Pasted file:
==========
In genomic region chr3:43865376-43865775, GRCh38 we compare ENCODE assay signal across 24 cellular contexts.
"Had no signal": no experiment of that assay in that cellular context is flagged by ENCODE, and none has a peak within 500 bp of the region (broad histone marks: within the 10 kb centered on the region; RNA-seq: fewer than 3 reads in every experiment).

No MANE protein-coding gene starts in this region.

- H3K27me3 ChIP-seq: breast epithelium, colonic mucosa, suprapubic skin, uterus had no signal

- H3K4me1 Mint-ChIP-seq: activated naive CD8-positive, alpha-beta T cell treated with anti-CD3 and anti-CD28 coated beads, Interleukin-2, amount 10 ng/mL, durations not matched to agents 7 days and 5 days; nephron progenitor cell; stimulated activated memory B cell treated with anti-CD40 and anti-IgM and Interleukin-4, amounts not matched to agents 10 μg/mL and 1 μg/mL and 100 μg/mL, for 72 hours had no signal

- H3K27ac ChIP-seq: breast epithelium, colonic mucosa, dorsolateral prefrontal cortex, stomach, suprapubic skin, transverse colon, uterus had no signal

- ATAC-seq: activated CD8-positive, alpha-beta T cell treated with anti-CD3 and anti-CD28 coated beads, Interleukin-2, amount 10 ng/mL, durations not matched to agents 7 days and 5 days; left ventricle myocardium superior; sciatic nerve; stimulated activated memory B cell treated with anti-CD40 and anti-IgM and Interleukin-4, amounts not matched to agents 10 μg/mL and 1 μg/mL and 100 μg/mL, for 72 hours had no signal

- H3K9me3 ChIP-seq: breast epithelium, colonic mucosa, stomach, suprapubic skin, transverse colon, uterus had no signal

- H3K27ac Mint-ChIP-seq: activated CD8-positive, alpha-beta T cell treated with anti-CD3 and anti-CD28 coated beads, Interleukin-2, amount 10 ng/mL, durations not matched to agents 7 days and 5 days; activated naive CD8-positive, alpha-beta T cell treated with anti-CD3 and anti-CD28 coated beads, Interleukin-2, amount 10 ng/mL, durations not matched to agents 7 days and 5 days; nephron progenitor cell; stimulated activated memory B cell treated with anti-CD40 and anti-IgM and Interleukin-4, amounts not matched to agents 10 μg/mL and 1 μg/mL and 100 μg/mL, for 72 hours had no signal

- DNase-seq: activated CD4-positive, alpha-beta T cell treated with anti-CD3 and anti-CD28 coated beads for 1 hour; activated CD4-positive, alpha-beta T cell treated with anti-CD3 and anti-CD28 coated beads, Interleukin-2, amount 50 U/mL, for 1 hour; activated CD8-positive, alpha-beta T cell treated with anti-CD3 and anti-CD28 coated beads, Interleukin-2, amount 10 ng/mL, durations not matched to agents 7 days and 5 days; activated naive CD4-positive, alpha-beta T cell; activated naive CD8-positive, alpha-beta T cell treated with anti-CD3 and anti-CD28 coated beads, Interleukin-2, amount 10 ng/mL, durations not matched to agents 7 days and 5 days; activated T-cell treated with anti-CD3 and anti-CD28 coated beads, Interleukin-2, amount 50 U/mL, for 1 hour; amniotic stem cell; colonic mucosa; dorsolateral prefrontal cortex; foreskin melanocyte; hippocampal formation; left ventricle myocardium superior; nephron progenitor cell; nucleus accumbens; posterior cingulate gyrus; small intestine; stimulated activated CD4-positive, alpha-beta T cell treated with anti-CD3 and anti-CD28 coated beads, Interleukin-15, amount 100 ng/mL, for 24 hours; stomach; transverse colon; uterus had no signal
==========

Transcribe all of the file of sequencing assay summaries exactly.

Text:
In genomic region chr3:43865376-43865775, GRCh38 we compare ENCODE assay signal across 24 cellular contexts.
"Had no signal": no experiment of that assay in that cellular context is flagged by ENCODE, and none has a peak within 500 bp of the region (broad histone marks: within the 10 kb centered on the region; RNA-seq: fewer than 3 reads in every experiment).

No MANE protein-coding gene starts in this region.

- H3K27me3 ChIP-seq: breast epithelium, colonic mucosa, suprapubic skin, uterus had no signal

- H3K4me1 Mint-ChIP-seq: activated naive CD8-positive, alpha-beta T cell treated with anti-CD3 and anti-CD28 coated beads, Interleukin-2, amount 10 ng/mL, durations not matched to agents 7 days and 5 days; nephron progenitor cell; stimulated activated memory B cell treated with anti-CD40 and anti-IgM and Interleukin-4, amounts not matched to agents 10 μg/mL and 1 μg/mL and 100 μg/mL, for 72 hours had no signal

- H3K27ac ChIP-seq: breast epithelium, colonic mucosa, dorsolateral prefrontal cortex, stomach, suprapubic skin, transverse colon, uterus had no signal

- ATAC-seq: activated CD8-positive, alpha-beta T cell treated with anti-CD3 and anti-CD28 coated beads, Interleukin-2, amount 10 ng/mL, durations not matched to agents 7 days and 5 days; left ventricle myocardium superior; sciatic nerve; stimulated activated memory B cell treated with anti-CD40 and anti-IgM and Interleukin-4, amounts not matched to agents 10 μg/mL and 1 μg/mL and 100 μg/mL, for 72 hours had no signal

- H3K9me3 ChIP-seq: breast epithelium, colonic mucosa, stomach, suprapubic skin, transverse colon, uterus had no signal

- H3K27ac Mint-ChIP-seq: activated CD8-positive, alpha-beta T cell treated with anti-CD3 and anti-CD28 coated beads, Interleukin-2, amount 10 ng/mL, durations not matched to agents 7 days and 5 days; activated naive CD8-positive, alpha-beta T cell treated with anti-CD3 and anti-CD28 coated beads, Interleukin-2, amount 10 ng/mL, durations not matched to agents 7 days and 5 days; nephron progenitor cell; stimulated activated memory B cell treated with anti-CD40 and anti-IgM and Interleukin-4, amounts not matched to agents 10 μg/mL and 1 μg/mL and 100 μg/mL, for 72 hours had no signal

- DNase-seq: activated CD4-positive, alpha-beta T cell treated with anti-CD3 and anti-CD28 coated beads for 1 hour; activated CD4-positive, alpha-beta T cell treated with anti-CD3 and anti-CD28 coated beads, Interleukin-2, amount 50 U/mL, for 1 hour; activated CD8-positive, alpha-beta T cell treated with anti-CD3 and anti-CD28 coated beads, Interleukin-2, amount 10 ng/mL, durations not matched to agents 7 days and 5 days; activated naive CD4-positive, alpha-beta T cell; activated naive CD8-positive, alpha-beta T cell treated with anti-CD3 and anti-CD28 coated beads, Interleukin-2, amount 10 ng/mL, durations not matched to agents 7 days and 5 days; activated T-cell treated with anti-CD3 and anti-CD28 coated beads, Interleukin-2, amount 50 U/mL, for 1 hour; amniotic stem cell; colonic mucosa; dorsolateral prefrontal cortex; foreskin melanocyte; hippocampal formation; left ventricle myocardium superior; nephron progenitor cell; nucleus accumbens; posterior cingulate gyrus; small intestine; stimulated activated CD4-positive, alpha-beta T cell treated with anti-CD3 and anti-CD28 coated beads, Interleukin-15, amount 100 ng/mL, for 24 hours; stomach; transverse colon; uterus had no signal